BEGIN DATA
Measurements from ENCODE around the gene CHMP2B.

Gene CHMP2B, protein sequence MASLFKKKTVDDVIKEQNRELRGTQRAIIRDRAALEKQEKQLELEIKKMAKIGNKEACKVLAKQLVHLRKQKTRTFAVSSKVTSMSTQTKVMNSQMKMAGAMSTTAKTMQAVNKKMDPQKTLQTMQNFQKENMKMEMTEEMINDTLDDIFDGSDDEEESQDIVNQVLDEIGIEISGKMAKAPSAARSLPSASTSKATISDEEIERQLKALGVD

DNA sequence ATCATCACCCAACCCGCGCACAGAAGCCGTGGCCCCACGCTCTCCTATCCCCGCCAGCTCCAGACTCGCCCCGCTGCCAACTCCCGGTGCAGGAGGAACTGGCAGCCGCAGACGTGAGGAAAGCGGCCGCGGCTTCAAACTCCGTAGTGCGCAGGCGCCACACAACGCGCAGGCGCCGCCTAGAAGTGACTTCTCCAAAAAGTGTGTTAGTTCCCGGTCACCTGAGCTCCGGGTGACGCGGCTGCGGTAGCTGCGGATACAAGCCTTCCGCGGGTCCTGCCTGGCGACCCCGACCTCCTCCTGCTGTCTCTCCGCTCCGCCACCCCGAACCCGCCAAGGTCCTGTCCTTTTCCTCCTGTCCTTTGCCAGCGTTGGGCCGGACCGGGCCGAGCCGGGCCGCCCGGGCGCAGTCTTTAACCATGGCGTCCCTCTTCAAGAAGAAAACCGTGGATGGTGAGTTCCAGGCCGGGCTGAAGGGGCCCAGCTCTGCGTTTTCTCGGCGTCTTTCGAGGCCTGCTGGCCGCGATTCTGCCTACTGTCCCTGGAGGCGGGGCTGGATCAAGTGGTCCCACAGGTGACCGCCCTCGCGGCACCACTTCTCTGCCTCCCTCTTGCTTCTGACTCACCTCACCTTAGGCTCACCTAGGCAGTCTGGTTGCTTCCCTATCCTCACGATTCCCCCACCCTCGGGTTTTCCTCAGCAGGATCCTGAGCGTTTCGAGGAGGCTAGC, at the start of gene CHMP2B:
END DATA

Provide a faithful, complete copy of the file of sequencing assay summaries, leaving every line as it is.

Measurements from ENCODE around the gene CHMP2B.

Gene CHMP2B, protein sequence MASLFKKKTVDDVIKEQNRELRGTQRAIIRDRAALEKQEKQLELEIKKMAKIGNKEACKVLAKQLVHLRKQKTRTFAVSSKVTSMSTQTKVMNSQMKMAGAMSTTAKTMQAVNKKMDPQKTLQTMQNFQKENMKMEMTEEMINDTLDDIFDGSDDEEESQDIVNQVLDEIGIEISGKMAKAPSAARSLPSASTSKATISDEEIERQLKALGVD

DNA sequence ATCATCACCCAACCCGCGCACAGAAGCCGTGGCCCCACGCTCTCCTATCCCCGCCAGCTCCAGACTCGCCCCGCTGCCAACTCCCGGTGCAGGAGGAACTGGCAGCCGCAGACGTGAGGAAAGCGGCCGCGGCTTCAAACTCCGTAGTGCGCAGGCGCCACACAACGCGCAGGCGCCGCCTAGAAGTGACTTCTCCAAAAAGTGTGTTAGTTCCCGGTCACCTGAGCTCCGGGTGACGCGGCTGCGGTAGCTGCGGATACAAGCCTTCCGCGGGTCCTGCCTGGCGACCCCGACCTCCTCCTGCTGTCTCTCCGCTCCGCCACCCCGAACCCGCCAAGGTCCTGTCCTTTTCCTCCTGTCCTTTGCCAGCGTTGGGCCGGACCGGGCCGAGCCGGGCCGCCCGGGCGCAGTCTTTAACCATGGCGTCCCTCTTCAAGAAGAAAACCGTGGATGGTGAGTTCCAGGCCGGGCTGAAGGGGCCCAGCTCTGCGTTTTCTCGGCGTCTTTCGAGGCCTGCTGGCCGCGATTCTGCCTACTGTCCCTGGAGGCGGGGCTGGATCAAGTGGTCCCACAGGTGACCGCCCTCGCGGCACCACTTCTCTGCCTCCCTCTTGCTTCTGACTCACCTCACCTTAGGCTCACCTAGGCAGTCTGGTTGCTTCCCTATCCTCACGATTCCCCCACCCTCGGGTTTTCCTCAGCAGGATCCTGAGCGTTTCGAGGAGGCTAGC, at the start of gene CHMP2B: